Oh, thank you! I really don’t think I am doing anything; I am working into actually being able to be more efficient. I always feel like I am too lazy. So I am actually inspired by my fellow classmates from the conservatory of San Francisco, hard-working people who study by day and work in the evenings. This was my path too! It was so difficult because education in the USA is the most expensive in the world. The level in the uni is very high, and everyone is squeezing you like a lemon… It was all a great experience and life lessons I will never forget!! I have learnt so much not only about the new skills but also about myself. I think I had a huge burnout by the end of my degree, and I literally stopped creating for a year after that! I think being a musician is so hard these days; it’s only for the tough ones. So I am still looking for a magic potion on how to work and live and not just exhaust myself and not have any memories by the time I am 70 or 80. I am not sure if I answered your question the way you expected… sorry :).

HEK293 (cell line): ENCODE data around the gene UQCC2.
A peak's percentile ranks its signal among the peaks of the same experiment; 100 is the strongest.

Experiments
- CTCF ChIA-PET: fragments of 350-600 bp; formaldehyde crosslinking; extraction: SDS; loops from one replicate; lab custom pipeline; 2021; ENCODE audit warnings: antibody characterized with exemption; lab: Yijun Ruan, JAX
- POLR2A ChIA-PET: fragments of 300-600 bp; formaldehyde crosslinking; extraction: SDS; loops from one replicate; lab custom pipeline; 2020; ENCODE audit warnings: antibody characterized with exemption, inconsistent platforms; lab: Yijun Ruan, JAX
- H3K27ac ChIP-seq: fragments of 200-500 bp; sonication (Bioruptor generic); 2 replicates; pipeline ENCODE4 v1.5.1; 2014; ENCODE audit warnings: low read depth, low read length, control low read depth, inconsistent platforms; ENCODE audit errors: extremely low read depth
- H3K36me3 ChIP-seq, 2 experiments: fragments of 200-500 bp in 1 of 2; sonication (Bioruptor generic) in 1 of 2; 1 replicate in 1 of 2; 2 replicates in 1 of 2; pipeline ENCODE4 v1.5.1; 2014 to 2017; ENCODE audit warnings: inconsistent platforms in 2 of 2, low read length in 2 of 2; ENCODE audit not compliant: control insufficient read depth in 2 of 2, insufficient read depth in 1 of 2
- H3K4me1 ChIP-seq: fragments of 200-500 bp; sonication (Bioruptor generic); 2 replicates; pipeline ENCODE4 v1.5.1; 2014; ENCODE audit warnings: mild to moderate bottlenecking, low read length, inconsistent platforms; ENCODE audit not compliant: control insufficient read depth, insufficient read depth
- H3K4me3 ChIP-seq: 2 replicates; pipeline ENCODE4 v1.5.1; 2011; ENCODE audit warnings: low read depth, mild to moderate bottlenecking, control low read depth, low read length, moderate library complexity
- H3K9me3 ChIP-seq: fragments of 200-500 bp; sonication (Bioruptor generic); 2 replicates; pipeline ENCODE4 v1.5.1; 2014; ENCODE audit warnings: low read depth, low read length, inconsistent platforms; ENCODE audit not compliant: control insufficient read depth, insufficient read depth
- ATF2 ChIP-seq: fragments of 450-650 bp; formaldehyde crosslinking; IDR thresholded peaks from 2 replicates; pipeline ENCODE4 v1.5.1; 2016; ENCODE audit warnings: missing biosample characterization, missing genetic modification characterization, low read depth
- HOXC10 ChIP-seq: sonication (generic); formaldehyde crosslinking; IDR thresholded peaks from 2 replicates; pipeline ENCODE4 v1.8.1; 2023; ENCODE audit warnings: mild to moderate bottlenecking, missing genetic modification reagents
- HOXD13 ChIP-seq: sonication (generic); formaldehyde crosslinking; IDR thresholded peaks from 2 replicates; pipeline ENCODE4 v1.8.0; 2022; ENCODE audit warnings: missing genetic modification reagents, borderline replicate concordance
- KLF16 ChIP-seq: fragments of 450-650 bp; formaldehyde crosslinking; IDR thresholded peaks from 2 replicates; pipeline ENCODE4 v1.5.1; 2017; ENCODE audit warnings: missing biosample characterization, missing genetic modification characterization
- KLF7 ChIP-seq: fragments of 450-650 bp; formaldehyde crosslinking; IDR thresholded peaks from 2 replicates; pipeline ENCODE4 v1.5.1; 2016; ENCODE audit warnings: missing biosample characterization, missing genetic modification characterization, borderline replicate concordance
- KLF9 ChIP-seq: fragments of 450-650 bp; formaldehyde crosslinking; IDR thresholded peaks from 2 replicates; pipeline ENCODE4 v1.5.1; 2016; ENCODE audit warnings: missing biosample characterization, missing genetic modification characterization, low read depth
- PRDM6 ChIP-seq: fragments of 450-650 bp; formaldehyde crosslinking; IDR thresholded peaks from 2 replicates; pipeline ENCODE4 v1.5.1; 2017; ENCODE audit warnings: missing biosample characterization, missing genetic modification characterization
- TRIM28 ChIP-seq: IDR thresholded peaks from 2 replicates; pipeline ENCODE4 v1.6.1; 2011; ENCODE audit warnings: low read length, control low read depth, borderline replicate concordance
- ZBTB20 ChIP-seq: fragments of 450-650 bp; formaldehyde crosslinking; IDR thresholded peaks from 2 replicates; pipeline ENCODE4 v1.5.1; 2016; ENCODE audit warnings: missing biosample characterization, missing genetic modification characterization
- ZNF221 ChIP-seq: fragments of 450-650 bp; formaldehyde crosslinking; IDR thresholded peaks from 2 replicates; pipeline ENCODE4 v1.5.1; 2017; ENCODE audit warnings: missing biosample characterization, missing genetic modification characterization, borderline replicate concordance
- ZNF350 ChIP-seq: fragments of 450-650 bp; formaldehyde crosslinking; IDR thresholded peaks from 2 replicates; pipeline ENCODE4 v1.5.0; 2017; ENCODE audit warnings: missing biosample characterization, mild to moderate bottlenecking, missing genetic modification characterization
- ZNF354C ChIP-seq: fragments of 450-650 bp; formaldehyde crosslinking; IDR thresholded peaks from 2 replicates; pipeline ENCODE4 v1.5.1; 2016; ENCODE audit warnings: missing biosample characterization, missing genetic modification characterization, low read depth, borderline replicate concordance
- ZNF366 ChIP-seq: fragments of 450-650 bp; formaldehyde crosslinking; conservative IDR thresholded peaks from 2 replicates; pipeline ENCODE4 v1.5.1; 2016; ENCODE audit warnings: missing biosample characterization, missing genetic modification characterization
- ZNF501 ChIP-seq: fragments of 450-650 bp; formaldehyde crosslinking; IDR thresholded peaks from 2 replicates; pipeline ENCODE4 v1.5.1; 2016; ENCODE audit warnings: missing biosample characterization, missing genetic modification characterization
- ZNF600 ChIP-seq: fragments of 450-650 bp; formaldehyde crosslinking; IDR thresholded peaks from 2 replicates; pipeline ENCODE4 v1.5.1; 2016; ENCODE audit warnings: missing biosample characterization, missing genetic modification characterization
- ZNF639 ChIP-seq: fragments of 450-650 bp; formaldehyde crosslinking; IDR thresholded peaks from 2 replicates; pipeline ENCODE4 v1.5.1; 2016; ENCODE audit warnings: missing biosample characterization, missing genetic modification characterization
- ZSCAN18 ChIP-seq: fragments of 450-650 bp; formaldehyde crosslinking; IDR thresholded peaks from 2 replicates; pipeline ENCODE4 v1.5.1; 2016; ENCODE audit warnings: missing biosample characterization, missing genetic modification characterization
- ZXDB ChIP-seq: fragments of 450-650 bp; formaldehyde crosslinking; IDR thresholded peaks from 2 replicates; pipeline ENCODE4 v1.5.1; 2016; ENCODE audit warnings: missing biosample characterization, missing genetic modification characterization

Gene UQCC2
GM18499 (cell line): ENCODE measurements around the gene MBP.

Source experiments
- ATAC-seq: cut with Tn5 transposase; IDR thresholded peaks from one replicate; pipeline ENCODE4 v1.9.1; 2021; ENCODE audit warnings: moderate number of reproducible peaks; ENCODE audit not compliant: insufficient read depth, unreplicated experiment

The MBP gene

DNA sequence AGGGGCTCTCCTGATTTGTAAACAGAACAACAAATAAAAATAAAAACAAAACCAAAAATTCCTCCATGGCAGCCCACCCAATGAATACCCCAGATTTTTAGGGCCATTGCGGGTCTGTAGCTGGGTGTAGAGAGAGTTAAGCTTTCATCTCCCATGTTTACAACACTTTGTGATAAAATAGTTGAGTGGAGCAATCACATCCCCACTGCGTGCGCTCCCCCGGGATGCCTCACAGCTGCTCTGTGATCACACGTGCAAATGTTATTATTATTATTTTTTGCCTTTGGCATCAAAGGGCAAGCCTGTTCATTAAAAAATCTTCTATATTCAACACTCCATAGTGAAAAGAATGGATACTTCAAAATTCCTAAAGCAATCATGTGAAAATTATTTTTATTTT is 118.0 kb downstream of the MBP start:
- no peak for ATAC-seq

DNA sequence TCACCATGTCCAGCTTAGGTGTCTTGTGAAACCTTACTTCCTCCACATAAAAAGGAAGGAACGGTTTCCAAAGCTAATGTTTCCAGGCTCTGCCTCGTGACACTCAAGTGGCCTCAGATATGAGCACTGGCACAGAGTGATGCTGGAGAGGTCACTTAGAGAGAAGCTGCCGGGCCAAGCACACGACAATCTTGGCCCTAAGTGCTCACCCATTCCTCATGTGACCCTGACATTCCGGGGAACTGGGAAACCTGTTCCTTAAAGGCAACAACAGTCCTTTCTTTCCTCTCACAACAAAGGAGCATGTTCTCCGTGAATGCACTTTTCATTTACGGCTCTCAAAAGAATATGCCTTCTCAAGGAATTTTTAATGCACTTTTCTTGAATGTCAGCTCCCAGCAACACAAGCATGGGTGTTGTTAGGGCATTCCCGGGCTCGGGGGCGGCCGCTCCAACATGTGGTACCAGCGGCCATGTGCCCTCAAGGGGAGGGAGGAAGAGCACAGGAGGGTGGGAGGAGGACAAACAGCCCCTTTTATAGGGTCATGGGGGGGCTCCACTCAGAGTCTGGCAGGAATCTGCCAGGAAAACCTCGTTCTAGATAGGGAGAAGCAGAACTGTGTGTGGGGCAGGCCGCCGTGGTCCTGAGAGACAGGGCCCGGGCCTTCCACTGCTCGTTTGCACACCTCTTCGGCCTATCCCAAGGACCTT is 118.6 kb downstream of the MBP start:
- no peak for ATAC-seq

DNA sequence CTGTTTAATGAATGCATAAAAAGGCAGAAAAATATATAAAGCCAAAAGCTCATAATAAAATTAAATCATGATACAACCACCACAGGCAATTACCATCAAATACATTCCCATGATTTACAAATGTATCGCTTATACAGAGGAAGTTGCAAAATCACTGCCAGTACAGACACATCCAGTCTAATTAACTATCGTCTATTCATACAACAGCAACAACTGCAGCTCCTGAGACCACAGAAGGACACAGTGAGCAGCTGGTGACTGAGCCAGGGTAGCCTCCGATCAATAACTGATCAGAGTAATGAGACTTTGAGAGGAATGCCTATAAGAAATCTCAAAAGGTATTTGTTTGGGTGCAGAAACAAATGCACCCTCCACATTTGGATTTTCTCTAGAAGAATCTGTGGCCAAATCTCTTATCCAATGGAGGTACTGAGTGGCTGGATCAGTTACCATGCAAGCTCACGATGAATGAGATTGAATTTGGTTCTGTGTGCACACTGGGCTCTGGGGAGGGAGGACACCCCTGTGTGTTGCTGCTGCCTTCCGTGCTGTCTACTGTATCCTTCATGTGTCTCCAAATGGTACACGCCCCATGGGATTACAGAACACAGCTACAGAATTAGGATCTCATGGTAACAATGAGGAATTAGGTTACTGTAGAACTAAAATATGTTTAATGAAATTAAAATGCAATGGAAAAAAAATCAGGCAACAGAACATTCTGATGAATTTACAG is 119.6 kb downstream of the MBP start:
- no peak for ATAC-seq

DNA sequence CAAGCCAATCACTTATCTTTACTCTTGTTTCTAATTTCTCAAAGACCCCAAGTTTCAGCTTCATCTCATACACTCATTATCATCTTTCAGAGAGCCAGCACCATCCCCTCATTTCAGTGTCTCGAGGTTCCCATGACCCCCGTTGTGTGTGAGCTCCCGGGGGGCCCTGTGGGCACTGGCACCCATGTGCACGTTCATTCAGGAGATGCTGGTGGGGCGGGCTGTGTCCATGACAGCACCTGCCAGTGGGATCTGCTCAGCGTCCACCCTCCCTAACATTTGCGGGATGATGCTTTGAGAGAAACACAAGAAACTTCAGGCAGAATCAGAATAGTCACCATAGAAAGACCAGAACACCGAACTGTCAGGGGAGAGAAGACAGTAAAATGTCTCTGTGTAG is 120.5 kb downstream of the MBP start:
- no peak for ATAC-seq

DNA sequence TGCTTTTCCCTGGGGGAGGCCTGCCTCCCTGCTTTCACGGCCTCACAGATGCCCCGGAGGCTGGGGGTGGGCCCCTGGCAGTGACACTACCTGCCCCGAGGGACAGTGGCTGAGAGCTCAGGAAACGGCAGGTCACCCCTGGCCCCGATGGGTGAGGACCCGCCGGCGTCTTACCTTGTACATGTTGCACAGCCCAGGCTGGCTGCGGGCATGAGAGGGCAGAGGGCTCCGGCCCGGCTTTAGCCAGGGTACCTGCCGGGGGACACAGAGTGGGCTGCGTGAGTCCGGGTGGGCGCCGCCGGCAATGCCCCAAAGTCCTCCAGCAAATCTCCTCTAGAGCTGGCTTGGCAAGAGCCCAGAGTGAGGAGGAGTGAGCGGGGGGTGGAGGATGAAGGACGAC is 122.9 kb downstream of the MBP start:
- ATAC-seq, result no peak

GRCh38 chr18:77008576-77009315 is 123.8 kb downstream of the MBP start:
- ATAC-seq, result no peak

If you could choose one piece that resonates with you most of the others, which one would it be?
I am always fond of Polish and Russian music, and for years I love Porkofiew’s Sonate nr 2 or all the 15 string quartets of Dmitriy Shostakovitch. From Polish music anything from Karol Szymanowski, Witold Lutoslawski, Alexander Tansman, and also just the new polish compositions of the young composers: Hanna Kulenty “VAN,” Agata Zubel “Chamber Piano Concerto.”
pianist harpsichordist Margarita Pinkosz
Margarita Pinkosz’s rendition of Piano pieces like Chopin’s Scherzo n 2 in b minor Op 31 will leave you in awe.
Polish music is one of your main focus interests, especially the repertoire from the 21st century. How would you describe musically, sentimentally, and artistically such creative, turbulent yet passionate times and how they reflect in the music of those composers?